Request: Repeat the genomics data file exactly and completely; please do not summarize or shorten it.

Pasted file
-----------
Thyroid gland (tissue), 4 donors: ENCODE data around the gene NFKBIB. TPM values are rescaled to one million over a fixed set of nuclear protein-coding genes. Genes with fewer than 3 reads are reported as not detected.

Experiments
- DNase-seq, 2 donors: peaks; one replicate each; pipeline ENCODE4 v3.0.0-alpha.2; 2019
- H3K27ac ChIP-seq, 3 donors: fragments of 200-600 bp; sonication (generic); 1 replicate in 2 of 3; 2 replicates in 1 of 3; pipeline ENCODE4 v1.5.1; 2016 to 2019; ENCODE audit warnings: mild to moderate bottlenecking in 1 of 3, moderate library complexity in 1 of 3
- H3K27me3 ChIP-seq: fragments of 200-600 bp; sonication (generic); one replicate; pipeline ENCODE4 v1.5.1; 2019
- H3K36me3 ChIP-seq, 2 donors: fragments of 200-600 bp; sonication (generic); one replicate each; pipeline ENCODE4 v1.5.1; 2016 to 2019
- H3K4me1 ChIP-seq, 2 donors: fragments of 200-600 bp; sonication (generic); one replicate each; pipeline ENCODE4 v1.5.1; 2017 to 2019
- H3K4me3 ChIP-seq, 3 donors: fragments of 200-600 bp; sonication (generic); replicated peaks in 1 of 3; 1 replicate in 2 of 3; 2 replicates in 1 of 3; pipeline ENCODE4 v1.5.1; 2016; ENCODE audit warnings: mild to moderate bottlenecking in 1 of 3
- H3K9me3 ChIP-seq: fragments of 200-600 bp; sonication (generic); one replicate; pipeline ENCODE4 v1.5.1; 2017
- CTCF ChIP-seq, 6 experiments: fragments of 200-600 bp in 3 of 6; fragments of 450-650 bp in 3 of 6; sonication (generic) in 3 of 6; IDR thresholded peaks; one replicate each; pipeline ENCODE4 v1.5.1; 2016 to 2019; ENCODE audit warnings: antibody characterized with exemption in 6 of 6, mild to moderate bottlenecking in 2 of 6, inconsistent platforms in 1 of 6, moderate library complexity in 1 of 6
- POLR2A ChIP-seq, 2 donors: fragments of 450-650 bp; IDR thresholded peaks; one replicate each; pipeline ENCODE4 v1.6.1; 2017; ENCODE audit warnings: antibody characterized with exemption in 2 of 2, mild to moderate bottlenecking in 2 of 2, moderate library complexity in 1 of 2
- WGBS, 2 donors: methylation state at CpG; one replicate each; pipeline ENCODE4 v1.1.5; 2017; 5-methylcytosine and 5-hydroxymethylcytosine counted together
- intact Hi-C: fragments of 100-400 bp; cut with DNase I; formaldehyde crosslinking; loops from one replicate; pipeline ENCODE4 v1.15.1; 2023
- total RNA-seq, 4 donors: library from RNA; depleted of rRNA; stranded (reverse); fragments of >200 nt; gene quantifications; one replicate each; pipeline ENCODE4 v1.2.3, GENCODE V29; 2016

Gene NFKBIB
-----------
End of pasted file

Thyroid gland (tissue), 4 donors: ENCODE data around the gene NFKBIB. TPM values are rescaled to one million over a fixed set of nuclear protein-coding genes. Genes with fewer than 3 reads are reported as not detected.

Experiments
- DNase-seq, 2 donors: peaks; one replicate each; pipeline ENCODE4 v3.0.0-alpha.2; 2019
- H3K27ac ChIP-seq, 3 donors: fragments of 200-600 bp; sonication (generic); 1 replicate in 2 of 3; 2 replicates in 1 of 3; pipeline ENCODE4 v1.5.1; 2016 to 2019; ENCODE audit warnings: mild to moderate bottlenecking in 1 of 3, moderate library complexity in 1 of 3
- H3K27me3 ChIP-seq: fragments of 200-600 bp; sonication (generic); one replicate; pipeline ENCODE4 v1.5.1; 2019
- H3K36me3 ChIP-seq, 2 donors: fragments of 200-600 bp; sonication (generic); one replicate each; pipeline ENCODE4 v1.5.1; 2016 to 2019
- H3K4me1 ChIP-seq, 2 donors: fragments of 200-600 bp; sonication (generic); one replicate each; pipeline ENCODE4 v1.5.1; 2017 to 2019
- H3K4me3 ChIP-seq, 3 donors: fragments of 200-600 bp; sonication (generic); replicated peaks in 1 of 3; 1 replicate in 2 of 3; 2 replicates in 1 of 3; pipeline ENCODE4 v1.5.1; 2016; ENCODE audit warnings: mild to moderate bottlenecking in 1 of 3
- H3K9me3 ChIP-seq: fragments of 200-600 bp; sonication (generic); one replicate; pipeline ENCODE4 v1.5.1; 2017
- CTCF ChIP-seq, 6 experiments: fragments of 200-600 bp in 3 of 6; fragments of 450-650 bp in 3 of 6; sonication (generic) in 3 of 6; IDR thresholded peaks; one replicate each; pipeline ENCODE4 v1.5.1; 2016 to 2019; ENCODE audit warnings: antibody characterized with exemption in 6 of 6, mild to moderate bottlenecking in 2 of 6, inconsistent platforms in 1 of 6, moderate library complexity in 1 of 6
- POLR2A ChIP-seq, 2 donors: fragments of 450-650 bp; IDR thresholded peaks; one replicate each; pipeline ENCODE4 v1.6.1; 2017; ENCODE audit warnings: antibody characterized with exemption in 2 of 2, mild to moderate bottlenecking in 2 of 2, moderate library complexity in 1 of 2
- WGBS, 2 donors: methylation state at CpG; one replicate each; pipeline ENCODE4 v1.1.5; 2017; 5-methylcytosine and 5-hydroxymethylcytosine counted together
- intact Hi-C: fragments of 100-400 bp; cut with DNase I; formaldehyde crosslinking; loops from one replicate; pipeline ENCODE4 v1.15.1; 2023
- total RNA-seq, 4 donors: library from RNA; depleted of rRNA; stranded (reverse); fragments of >200 nt; gene quantifications; one replicate each; pipeline ENCODE4 v1.2.3, GENCODE V29; 2016

Gene NFKBIB